The Roundup will be brought to you in July and August by the new Work and Family Researchers Network (WFRN), an international membership organization for interdisciplinary work and family academics. The WFRN welcomes the participation of policy makers and practitioners as it seeks to promote knowledge and understanding of work and family issues among the community of global stakeholders. The Roundup is a compilation of the latest news articles, reports and other materials related to workplace flexibility delivered to your inbox on Monday and Thursday. In the fall, the WFRN will launch its new website which will include a News Feed among other features. We hope that you will get involved as a member and by posting the latest news. Questions?

July 7, 2011


A Woman’s Place

Ken Auletta • New Yorker • July 11, 2011

“She struggled with her own work-life balance, and developed a sense that too many women at Google and elsewhere were dropping out of the workforce after becoming mothers, in part because they had not pushed to get a job they loved before they began having children. In her six years at Google, she had hired scores of male and female executives, but, she says, “the men were getting ahead. The men were banging down the door for new assignments, promotions, the next thing to do, the next thing that stretches them. And the women—not all, most—you talked them into it. ‘Don’t you want to do this?’”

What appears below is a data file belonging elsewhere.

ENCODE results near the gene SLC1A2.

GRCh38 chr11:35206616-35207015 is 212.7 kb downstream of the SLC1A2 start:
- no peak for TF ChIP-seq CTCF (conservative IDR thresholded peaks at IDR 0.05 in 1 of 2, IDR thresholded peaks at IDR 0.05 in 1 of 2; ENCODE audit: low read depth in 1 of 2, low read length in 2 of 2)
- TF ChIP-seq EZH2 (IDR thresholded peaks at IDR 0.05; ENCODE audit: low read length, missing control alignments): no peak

Two Years of Economic Recovery: Women Lose Jobs, Men Find Them

Rakesh Kochhar • Pew Research Center • July 6, 2011

“The sluggish recovery from the Great Recession has been better for men than for women. From the end of the recession in June 2009 through May 2011, men gained 768,000 jobs and lowered their unemployment rate by 1.1 percentage points to 9.5%.  Women, by contrast, lost 218,000 jobs during the same period, and their unemployment rate increased by 0.2 percentage points to 8.5% […] These post-recession employment trends are a sharp turnabout from the gender patterns that prevailed during the recession itself, when men lost more than twice as many jobs as women. Men accounted for 5.4 million, or 71%, of the 7.5 million jobs that disappeared from the U.S. economy from December 2007 through June 2009.”